Institute of Human Services aborts Kalihi location for homeless triage
By: Cassie Ordonio
25 October 2020
The two-story building in Kalihi would’ve been the Institute of Human Services’ homeless triage in September. (Google Maps)
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It’s a building that’s hard to miss.
At the corner of N. King Street and Long Lane, the pink, two-story building would've been home to the Institute of Human Services’ homeless triage and CARES Center.
After fierce pushback from the Kalihi neighborhood, IHS abandoned the location in September. This is the second time IHS was rejected by a neighborhood since the last proposal in Chinatown.
“We’re still convinced that it’s needed,” Connie Mitchell, executive director of IHS, said. “We need a place for people who are chronically homeless to be able to be triaged. We definitely want to do the other parts with our COVID relief services as well, but the neighbors in the area are clearly not wanting IHS’ presence there.”
Mitchell said the homeless triage was mistaken as a homeless shelter. The building was meant for homeless to clean and feed themselves, then be on their way, she said.
Mitchell added that the building would’ve provided - unemployment services to Kalihi residents who lost their jobs due to the coronavirus pandemic.
In its plan to use the $2.6 million in federal grant money for the services, IHS is searching for a new home.
Honolulu Councilmember Joey Manahan, who once supported the project in Kalihi, is working with Mitchell to find IHS a location.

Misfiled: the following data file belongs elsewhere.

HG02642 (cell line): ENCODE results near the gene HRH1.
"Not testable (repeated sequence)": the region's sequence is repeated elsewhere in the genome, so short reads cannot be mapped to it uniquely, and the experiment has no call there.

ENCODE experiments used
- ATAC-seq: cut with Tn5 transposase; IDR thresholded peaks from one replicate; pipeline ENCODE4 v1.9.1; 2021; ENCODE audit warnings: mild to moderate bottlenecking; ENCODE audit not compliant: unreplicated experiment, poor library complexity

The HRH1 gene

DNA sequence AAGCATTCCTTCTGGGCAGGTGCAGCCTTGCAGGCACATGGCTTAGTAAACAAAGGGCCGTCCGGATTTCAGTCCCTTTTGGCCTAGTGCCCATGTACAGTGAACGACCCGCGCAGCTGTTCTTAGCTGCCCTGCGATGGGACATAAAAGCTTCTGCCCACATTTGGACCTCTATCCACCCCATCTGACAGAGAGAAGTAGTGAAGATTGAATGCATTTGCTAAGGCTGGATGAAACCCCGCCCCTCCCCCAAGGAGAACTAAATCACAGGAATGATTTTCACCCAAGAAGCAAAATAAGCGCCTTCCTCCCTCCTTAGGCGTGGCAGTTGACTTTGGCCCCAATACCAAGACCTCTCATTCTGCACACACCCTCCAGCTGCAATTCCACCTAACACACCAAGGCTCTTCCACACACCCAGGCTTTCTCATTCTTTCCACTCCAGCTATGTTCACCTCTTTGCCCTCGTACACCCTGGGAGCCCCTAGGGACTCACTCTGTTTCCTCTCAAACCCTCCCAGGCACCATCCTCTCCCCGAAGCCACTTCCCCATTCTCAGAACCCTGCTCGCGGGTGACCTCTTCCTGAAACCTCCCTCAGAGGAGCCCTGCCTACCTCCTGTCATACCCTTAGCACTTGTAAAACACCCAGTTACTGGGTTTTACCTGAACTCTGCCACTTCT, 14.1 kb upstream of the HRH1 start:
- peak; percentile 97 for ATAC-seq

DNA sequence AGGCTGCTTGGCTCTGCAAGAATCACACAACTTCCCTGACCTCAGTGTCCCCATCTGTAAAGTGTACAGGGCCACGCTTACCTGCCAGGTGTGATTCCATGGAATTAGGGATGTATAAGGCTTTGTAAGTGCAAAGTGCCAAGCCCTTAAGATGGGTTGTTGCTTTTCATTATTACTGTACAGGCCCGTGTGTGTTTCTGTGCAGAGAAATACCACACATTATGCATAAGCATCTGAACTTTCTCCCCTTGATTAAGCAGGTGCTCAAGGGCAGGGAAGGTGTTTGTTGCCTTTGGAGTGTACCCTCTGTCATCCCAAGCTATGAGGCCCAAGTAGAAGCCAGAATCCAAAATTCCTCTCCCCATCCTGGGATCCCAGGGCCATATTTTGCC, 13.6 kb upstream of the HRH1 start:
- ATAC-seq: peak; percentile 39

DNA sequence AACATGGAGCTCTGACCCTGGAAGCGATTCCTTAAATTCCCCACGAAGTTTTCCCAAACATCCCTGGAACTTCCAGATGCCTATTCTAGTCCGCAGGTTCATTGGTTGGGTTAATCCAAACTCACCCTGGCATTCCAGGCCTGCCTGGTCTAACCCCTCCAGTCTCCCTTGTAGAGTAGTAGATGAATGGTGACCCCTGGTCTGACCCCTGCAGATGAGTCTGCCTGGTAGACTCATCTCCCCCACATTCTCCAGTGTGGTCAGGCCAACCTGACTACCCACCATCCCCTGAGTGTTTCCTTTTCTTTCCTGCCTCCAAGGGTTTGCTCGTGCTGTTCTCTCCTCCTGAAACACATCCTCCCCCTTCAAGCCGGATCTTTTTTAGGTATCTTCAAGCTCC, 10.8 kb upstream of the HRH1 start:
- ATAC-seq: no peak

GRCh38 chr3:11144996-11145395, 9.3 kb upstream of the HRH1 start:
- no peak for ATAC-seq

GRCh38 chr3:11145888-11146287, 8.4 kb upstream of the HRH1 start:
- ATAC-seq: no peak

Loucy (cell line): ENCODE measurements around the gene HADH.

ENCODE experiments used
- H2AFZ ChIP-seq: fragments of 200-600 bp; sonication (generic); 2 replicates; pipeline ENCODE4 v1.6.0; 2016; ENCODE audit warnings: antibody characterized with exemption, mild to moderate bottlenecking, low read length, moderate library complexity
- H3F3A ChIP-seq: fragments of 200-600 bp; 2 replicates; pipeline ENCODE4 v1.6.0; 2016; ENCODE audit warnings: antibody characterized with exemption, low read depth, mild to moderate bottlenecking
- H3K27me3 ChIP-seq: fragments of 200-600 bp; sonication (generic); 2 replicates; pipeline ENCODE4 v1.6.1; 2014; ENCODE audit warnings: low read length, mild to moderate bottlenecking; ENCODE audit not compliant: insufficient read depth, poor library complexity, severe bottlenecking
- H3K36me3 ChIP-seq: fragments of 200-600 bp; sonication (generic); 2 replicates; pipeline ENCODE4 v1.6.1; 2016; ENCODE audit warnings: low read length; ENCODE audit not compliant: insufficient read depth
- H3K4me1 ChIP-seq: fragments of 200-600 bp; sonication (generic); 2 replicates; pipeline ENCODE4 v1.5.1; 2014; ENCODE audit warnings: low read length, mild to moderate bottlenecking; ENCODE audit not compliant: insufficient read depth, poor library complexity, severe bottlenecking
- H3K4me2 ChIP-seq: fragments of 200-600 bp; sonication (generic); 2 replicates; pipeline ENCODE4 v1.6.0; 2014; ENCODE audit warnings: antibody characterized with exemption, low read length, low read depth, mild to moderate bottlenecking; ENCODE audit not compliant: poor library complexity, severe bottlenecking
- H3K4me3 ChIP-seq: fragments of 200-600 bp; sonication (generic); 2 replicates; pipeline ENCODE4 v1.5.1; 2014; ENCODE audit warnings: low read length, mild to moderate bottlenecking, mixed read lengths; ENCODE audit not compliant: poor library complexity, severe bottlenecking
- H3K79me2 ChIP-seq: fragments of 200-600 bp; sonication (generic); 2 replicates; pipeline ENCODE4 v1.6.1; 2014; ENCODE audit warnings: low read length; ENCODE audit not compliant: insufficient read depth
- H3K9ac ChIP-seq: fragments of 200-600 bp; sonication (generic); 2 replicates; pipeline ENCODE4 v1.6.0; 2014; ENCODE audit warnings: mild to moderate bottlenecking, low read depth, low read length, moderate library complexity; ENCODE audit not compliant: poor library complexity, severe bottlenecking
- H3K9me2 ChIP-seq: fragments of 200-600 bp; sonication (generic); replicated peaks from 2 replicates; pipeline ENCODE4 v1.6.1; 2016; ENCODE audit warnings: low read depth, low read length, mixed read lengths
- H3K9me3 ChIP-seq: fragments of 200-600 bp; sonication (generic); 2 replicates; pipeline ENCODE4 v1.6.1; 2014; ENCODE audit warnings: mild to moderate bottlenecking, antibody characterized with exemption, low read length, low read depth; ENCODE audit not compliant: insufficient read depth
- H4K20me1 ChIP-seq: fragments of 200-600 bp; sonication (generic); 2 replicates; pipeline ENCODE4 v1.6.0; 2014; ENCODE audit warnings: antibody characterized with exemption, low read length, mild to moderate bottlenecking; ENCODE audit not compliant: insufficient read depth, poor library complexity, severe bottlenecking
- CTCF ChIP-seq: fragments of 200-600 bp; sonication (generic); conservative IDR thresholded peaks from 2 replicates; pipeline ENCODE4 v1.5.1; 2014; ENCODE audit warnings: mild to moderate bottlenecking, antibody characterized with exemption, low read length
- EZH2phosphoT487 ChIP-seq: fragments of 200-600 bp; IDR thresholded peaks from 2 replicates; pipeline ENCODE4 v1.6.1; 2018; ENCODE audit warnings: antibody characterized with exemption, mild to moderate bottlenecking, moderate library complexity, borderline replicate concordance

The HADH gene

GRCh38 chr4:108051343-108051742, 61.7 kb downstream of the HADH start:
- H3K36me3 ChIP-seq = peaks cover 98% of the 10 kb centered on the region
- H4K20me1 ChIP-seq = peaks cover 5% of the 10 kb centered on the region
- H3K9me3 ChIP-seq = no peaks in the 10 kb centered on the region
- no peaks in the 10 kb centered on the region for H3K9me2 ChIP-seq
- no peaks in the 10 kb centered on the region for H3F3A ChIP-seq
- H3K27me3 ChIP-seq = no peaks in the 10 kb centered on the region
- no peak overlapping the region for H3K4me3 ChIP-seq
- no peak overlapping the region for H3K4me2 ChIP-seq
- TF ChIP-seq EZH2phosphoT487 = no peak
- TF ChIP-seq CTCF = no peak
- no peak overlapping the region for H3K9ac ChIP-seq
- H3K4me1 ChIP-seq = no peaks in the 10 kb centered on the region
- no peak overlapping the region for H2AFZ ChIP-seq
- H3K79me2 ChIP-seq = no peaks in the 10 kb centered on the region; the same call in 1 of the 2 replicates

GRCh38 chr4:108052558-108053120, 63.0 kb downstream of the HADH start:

“I fully support these services,” Manahan said. “It’s just unfortunate that in that one particular location there was a little pilikia (trouble) between the community and IHS, and we weren't able to bridge them.”
Cherisse Villanueva is a Kalihi resident who lives next door to what would’ve been the homeless triage. She said she was relieved to find out- the project is moving.
Villanueva and other opponents of the project have protested outside the building and signed petitions. She said that IHS never reached out to inform them of the homeless triage.
“Our main concern was our safety,” Villanueva said. “At the time we were already having illegal activity in our streets. If you bring homeless people that you say are mentally unstable or drug users then how can you help these people if our streets aren't already clean yet?”
But David Geirlarch, rector at Saint Elizabeth’s Episcopal Church, supported the project.
“It’s a perfect place for it because that area not only has a lot of houseless folks, but it’s got a lot of social services within walking distance,” Gierlarch said. “It’s a place for people to go and get better, so it’s a little head scratching that people would oppose it.”